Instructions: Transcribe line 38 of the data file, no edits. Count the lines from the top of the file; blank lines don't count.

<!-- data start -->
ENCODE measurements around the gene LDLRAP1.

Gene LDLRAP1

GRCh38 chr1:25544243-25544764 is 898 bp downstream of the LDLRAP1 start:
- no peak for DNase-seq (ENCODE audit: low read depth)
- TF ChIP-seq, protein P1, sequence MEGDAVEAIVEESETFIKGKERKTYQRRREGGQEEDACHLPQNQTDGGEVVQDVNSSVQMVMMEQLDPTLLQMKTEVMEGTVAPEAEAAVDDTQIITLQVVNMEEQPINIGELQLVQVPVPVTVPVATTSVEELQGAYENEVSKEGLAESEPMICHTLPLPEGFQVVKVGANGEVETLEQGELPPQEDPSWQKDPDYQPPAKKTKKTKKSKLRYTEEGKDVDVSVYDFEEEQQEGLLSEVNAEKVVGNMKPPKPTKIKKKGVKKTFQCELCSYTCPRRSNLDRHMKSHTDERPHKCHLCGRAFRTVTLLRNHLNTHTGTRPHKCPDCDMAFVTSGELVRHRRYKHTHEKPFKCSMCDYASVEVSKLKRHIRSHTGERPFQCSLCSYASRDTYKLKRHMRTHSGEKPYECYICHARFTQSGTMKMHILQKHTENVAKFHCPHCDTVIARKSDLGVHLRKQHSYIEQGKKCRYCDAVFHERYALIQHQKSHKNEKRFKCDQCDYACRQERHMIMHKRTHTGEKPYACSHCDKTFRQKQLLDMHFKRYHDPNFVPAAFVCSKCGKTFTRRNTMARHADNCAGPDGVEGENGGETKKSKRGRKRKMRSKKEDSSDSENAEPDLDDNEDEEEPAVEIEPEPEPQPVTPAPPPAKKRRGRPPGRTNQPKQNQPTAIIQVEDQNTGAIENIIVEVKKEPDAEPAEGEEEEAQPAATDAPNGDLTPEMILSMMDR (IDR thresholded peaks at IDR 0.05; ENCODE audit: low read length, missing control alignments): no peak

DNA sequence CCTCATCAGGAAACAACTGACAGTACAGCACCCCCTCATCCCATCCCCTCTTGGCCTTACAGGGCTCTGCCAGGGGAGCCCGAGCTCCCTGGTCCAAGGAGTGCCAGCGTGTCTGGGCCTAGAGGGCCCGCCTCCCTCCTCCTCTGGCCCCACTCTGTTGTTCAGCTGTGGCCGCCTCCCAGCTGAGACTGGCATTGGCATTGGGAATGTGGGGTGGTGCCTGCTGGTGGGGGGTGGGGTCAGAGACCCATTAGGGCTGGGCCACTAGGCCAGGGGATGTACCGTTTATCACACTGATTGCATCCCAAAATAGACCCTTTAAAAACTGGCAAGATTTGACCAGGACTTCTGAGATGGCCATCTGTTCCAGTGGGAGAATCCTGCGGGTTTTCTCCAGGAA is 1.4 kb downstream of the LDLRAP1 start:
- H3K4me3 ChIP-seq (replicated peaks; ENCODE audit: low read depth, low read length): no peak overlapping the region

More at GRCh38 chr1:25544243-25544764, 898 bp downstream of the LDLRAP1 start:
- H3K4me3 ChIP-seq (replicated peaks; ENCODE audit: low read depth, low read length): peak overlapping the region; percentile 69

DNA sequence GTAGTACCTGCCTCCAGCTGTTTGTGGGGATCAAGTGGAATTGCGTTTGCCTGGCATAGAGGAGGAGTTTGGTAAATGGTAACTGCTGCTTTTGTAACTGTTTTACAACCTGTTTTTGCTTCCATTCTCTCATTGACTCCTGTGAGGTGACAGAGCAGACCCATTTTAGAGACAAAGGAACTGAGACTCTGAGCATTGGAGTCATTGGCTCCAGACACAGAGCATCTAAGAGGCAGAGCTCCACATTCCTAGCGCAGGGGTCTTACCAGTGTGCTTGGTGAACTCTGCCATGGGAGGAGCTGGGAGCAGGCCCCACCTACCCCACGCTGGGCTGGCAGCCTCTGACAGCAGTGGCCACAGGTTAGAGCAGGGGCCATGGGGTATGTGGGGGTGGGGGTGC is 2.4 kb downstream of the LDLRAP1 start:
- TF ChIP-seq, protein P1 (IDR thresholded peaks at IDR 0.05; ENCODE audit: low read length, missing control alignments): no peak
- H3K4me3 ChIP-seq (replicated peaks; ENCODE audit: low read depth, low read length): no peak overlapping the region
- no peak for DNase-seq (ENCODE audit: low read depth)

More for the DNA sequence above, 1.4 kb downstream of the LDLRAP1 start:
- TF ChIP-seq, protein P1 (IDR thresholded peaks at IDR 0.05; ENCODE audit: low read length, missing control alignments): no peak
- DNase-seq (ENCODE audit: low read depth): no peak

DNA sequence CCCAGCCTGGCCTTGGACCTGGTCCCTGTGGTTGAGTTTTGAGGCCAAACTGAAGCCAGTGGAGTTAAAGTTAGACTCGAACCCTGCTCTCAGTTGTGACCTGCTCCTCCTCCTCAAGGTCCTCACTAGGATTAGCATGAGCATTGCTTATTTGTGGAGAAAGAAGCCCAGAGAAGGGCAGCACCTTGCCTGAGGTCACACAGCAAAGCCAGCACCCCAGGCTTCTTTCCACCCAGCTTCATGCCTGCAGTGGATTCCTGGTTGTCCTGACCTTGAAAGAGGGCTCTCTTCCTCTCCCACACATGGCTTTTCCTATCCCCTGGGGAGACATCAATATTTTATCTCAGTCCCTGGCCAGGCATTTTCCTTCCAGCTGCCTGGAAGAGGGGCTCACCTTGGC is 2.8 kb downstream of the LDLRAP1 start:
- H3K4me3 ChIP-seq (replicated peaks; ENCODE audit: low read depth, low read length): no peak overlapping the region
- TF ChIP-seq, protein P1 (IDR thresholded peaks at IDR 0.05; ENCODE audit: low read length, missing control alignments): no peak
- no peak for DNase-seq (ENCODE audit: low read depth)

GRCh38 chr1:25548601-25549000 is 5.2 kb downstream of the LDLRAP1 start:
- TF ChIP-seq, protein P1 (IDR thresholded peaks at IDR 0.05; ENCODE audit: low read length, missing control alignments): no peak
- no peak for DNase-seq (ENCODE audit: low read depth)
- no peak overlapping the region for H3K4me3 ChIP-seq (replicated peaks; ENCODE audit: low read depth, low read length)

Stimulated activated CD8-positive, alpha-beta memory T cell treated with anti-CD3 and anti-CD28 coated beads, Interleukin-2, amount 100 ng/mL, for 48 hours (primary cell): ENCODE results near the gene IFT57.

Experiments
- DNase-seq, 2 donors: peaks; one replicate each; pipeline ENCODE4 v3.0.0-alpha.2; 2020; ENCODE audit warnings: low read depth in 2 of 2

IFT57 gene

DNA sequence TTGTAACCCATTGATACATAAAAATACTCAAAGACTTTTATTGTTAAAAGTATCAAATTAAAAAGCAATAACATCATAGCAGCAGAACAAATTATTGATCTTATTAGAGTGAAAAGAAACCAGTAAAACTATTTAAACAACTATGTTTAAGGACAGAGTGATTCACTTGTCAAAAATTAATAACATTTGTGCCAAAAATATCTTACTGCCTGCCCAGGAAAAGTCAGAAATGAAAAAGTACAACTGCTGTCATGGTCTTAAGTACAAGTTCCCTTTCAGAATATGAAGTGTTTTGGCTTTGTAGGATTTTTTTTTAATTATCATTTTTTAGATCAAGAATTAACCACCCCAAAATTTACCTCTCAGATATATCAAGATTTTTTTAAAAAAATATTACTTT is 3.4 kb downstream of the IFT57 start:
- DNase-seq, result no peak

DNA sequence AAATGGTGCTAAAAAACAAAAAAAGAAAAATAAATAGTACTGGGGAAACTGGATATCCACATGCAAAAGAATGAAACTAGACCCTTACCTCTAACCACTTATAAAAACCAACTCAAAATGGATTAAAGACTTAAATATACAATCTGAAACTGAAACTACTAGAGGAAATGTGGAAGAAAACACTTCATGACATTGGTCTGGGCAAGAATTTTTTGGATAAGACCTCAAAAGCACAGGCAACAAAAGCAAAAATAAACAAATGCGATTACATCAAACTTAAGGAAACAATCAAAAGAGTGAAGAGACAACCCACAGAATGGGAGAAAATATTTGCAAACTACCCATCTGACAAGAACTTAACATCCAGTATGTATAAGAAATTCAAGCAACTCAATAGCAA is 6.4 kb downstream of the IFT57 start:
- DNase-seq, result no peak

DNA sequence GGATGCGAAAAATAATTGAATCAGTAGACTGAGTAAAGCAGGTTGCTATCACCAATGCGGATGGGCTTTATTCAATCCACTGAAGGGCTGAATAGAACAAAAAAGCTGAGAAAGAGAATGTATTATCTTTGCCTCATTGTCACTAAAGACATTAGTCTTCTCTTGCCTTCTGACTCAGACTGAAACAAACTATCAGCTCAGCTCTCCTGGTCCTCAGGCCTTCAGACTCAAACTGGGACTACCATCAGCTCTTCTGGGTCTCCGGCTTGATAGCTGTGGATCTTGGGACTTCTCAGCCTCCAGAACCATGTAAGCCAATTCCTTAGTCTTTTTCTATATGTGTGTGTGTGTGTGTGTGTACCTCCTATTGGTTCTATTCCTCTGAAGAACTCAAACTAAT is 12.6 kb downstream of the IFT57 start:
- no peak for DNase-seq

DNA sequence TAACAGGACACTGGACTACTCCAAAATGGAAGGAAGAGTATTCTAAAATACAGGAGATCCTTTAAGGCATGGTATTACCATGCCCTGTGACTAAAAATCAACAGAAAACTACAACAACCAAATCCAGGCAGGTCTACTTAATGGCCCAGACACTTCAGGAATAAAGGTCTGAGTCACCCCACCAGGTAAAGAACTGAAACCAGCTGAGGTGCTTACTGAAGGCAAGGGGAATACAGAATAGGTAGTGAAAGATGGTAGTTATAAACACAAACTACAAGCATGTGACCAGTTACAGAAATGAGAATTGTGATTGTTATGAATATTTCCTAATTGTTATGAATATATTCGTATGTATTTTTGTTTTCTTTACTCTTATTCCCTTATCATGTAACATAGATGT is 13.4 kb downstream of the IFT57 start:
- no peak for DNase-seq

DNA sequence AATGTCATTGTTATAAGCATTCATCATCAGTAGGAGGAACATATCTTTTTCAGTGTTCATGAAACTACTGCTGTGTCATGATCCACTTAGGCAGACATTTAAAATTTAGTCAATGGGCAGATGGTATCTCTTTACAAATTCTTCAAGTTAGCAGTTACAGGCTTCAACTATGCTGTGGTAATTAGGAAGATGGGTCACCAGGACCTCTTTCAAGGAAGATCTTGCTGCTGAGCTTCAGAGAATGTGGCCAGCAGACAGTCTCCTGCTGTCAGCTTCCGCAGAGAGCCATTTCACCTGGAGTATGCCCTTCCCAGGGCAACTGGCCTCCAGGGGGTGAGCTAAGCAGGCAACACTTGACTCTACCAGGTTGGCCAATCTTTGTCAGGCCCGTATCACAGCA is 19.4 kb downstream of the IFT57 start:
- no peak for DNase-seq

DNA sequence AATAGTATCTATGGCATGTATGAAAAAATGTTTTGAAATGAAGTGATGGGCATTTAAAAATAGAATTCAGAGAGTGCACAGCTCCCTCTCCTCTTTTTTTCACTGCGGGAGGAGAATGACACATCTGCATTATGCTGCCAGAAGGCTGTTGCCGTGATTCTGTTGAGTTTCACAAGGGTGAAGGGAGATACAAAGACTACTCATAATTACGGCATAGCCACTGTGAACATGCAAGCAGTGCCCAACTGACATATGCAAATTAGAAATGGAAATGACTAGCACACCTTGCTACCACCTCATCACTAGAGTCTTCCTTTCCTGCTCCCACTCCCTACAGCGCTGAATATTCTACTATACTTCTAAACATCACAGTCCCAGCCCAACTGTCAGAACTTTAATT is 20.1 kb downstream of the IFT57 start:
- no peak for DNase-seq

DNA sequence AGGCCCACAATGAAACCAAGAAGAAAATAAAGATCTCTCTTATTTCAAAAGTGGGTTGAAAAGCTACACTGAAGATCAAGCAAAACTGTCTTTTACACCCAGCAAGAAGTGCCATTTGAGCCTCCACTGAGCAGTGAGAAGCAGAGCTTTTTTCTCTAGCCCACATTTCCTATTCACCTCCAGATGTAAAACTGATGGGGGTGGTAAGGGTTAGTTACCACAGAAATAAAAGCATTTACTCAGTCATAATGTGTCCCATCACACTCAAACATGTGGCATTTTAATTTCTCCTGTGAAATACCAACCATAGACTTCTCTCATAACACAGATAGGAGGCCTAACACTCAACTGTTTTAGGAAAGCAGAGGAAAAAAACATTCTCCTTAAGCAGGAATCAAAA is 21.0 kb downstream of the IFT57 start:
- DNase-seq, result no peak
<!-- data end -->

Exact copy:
- no peak for DNase-seq